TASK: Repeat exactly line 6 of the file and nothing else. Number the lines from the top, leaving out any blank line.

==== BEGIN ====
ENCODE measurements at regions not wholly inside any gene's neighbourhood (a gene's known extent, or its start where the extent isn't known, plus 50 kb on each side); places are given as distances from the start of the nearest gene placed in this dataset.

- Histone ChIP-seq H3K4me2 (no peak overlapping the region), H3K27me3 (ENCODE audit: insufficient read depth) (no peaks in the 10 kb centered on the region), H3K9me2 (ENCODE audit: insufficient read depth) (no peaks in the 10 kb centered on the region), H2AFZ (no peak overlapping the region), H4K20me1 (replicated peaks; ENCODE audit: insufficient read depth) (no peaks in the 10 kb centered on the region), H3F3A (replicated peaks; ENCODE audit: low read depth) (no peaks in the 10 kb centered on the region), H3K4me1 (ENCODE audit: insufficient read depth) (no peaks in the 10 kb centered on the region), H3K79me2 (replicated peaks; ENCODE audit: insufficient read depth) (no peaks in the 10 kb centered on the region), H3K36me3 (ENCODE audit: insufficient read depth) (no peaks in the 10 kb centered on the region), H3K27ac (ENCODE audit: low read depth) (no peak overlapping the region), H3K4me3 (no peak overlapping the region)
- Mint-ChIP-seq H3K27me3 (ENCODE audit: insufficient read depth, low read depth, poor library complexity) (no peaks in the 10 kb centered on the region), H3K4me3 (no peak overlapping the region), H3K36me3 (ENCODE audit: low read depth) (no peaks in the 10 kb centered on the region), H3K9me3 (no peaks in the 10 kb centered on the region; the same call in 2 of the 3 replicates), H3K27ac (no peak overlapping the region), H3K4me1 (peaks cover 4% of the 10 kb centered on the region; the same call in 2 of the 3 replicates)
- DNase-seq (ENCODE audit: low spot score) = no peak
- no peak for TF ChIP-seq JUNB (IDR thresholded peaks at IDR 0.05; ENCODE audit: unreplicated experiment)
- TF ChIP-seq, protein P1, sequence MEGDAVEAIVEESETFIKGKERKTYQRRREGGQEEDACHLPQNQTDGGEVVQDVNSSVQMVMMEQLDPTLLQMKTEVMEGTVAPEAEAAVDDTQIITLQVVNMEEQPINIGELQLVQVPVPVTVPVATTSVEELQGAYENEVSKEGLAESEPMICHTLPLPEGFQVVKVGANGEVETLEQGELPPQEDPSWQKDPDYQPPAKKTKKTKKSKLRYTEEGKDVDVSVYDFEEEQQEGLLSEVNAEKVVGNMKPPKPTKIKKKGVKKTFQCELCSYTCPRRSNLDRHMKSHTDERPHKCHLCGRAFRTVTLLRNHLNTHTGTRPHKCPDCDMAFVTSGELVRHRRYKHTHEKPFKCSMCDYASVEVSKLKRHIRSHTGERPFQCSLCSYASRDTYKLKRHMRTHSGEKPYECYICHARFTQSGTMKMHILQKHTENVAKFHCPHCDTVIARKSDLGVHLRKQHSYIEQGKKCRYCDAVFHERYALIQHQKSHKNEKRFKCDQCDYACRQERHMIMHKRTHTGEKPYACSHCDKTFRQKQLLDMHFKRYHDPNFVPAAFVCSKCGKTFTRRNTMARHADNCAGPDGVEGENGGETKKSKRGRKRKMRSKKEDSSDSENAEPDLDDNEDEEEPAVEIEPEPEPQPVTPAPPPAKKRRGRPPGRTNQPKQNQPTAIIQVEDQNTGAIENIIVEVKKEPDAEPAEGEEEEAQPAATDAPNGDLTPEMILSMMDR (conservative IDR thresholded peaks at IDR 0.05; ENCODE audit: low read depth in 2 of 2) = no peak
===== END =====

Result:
- TF ChIP-seq, protein P1, sequence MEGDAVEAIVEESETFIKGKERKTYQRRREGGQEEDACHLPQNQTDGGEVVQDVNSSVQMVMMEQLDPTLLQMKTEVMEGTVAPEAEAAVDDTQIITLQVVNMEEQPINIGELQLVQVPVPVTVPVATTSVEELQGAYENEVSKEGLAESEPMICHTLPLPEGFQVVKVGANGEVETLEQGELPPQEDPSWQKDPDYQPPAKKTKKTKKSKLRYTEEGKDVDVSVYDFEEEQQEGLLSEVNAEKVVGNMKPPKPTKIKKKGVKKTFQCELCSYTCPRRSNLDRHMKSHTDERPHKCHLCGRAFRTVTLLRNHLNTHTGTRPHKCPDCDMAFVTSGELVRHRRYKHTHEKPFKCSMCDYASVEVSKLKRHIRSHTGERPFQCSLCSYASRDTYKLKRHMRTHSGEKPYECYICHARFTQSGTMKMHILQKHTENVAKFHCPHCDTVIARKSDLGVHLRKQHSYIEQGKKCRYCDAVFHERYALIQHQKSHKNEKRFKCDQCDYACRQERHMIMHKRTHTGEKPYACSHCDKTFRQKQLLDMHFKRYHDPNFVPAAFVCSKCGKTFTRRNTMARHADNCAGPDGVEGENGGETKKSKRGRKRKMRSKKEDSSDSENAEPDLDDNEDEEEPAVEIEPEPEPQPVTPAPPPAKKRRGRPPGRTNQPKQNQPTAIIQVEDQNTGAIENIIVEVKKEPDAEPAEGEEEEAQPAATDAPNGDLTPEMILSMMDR (conservative IDR thresholded peaks at IDR 0.05; ENCODE audit: low read depth in 2 of 2) = no peak